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Another view on Mediation v. Litigation:

With this being Halloween, allow me to postulate a little on the realism of family law proceedings in Family Court. Without frightening our clients too much, I would compare family court (at times) to the vampires of lore.

First, vampires cannot come into your home unless someone invites them. Once the vampire is in your home, you cannot force it to leave. And once it’s in, it can do things over which you have no control. Because no one would knowingly invite such a destructive force as a vampire into one’s home, the vampire generally has to seduce and trick one of the occupants into inviting it.

How is family court comparable to a vampire? By filing your petition for dissolution or custody, you have invited the vampire into your home. By asking the judge to make a decision, you have invited decisions into your life over which you no longer have control. By expecting justice, you have been tricked by the “vampire” into thinking you may actually obtain realistic justice. However, that justice is often very elusive and often rarely granted. Additionally you get much more from the judge, than you ever requested or anticipated.

Many individuals today take the position that because truth is on their side, the skies will part and justice will rain down. The sad truth is that because there are two sides to every story, justice is never complete. The judges in family law cases have neither the resources, nor frankly the patience to muddle through the messy details of the individual family law case including long-term interpersonal relationships. Instead, the Court generally relies on the impression it gets from very short hearings, coupled with the given judge’s personal proclivities and mood on a given day in making make decisions that will profoundly impact your family’s lives.

While this may initially sound unfair, the judges know that the parties in a case possess the facts, details, and the experience to be in the best position to make sound and logical decisions for their own individual families. This is why judges prefer situations where parties to the particular family law case settle their issues/disputes between themselves or their attorneys by way of family law mediation, collaborative law, or settlement facilitation.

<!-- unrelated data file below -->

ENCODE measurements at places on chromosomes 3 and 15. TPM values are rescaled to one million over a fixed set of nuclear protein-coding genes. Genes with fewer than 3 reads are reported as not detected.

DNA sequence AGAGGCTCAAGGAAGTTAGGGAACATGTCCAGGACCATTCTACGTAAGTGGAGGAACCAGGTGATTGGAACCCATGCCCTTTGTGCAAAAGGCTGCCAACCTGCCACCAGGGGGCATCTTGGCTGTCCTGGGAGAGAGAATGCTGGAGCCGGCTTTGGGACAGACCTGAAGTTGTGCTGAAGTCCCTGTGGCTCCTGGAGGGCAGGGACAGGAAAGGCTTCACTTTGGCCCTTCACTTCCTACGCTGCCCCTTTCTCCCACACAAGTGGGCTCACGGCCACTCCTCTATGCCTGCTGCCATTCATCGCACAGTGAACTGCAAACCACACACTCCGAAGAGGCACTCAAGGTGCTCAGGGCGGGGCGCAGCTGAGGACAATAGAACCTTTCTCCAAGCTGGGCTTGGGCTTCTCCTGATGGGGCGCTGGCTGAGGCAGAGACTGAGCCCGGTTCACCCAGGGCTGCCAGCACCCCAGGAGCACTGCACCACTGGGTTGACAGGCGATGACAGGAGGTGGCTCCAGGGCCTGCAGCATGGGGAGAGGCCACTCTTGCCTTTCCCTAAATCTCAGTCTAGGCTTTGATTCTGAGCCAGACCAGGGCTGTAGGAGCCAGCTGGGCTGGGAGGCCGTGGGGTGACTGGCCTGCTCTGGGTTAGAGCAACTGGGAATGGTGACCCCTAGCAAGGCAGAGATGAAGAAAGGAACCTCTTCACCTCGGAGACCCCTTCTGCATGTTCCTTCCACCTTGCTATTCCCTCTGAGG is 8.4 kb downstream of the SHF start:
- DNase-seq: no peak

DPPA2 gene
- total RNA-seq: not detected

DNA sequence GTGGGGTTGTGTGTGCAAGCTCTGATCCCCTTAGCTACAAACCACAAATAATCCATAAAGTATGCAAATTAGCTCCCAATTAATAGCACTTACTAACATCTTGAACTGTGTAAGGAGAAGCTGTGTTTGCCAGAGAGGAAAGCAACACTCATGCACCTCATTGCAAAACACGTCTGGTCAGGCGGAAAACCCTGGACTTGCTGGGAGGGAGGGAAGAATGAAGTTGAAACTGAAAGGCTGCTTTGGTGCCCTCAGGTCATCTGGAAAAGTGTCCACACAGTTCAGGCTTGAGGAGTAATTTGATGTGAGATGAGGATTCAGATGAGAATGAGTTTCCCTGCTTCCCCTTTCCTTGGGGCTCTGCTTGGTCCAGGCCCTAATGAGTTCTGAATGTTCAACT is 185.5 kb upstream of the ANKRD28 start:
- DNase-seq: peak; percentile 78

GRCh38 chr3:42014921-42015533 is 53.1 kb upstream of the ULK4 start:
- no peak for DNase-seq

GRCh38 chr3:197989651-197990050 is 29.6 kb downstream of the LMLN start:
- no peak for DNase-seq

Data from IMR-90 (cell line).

I have often heard judges say to parents, “Given that you both obviously love and care for your children so much, I have a very hard time understanding why you would put these very important decisions about them into the hands of a total stranger. If you both love them so much, why don’t you prove it? Put your animosity for one another aside and put the children first for their sake.” These are hard words to hear from the bench, especially when you are expecting “justice.” In this case, the judge made no decision, but sends everyone out in the hallway, telling them to come to an agreement.

On the other hand, the judge, acting in the role of vampire in your house, may make decisions you neither requested nor wanted. Very rarely does one side completely win and the other side completely lose. More often, everyone feels like the loser and no one is happy. When you trade your own power to compromise for a shot in front of a judge, you are stuck with what the judge does, and it may fall short of your expectations.

Think hard about inviting the vampire into your home. It may seem like a good idea at the time, but you could also end up regretting it. We have had many cases where we have gotten parties through their entire divorce without stepping a foot inside the courtroom. It is grueling work for the parties, given the emotional investment and toll, but it is ultimately worth the effort in the long run.

Because not all cases can be decided through mediation, next week’s blog will discuss he role of the third party decision maker in family law cases including the Rule 11-706 expert, the guardian ad litem and the court clinic.

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